Originally published under the title, "Why We Should Be Wary of the Obama Administration's No-Alternatives Racket on Iran."
Tune into a debate on the Iran nuclear threat in the United States and you'll be sure to hear proponents of the Joint Comprehensive Plan of Action (JCPOA) gleefully bemoan the lack of alternatives.
|President Barack Obama addresses American University's School of International Service in Washington, DC, on August 5.|
A congressional vote to block the deal (and override a White House veto) will encounter the "objection of the vast majority of the world," U.S. President Barack Obama said in an Aug. 5 speech, thus making it harder to maintain the international sanctions that brought Iran to its knees. A vote to reject is therefore a "vote to allow Iran to get off scot-free, and to get all the sanctions relief" without "having to give up anything," according to White House Press Secretary Josh Earnest.
They have a point. It will surely be more difficult for us to rally international support for continued sanctions after rejecting the agreement than it would have been had Obama just walked away when it became clear the Iranians would not settle for a low-proliferation-risk civilian nuclear program. And our collective display of schizophrenia won't make it any easier to convince them we mean business next time around.
The White House has worked to undermine the viability of the alternatives it now insists are unviable.
But the Obama administration deliberately put us in this no-win situation. Like a general burning bridges behind his retreating army, it has been working to undermine the viability of the very alternatives it now insists are unviable.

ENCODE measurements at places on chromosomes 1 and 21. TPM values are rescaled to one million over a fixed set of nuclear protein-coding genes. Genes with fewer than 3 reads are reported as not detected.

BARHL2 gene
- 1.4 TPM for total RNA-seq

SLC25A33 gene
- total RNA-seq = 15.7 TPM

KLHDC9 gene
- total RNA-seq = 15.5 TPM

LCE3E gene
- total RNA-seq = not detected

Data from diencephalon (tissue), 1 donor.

After telling us for a year and a half to withhold judgment on the evolving train wreck because we haven't yet seen the terms being negotiated, the White House proceeded in short order to sign the JCPOA in July and rush its key provisions through the UN Security Council in a resolution calling on member states to refrain "from actions that undermine implementation of commitments under the JCPOA." Ignoring entreaties from senior House and Senate leaders within his own party not to take so extreme a step to defeat his opponents, the president effectively made congressional rejection of the Iran deal a violation of international law. Afterward, he boasted that the UN vote sent a "clear message" to congressional critics of the JCPOA.
Obama's message to skeptics is that the collapse of international sanctions is now inescapable.
Furthermore, the White House and its supporters have publicly accused the JCPOA's critics of such nefarious sins as making "common cause" with Iranian hardliners, gunning for war, being in the pocket of big money, and dual loyalties. If the presidency is a bully pulpit in American politics, it is a blaring loudspeaker in international affairs. Once a sitting U.S. president declares to the world that demanding a substantial rollback of Iran's nuclear breakout capacity is tantamount to warmongering, the legitimacy of the idea is forever compromised.
Obama's message to JCPOA skeptics, put charitably, is that the collapse of international sanctions is now inescapable. Put less charitably by the conservative commentary website Hot Air, the message is that "he's willing to make sure an enemy power benefits lavishly if Congress tries to defy him."
Letting the JCPOA sail through Congress will set a dangerous precedent.
Had the White House been willing to stand firm on core international demands from the start, we might well be debating an accord that decisively reduces the Iranian nuclear threat. That ship hasn't sailed; it's been sabotaged in the harbour. But has it been too thoroughly wrecked for congressional rejection of the JCPOA to be the best path forward?
Perhaps. But there is more at stake here than optimizing counterproliferation strategy. Letting the JCPOA sail through Congress will validate the Obama administration's questionable tactics and make it easier for future presidents to profoundly alter our foreign policy and security posture over the objections of substantial congressional majorities. That's a scary proposition when you look at who's leading the race to replace Obama.
Gary C. Gambill is a research fellow at the Middle East Forum.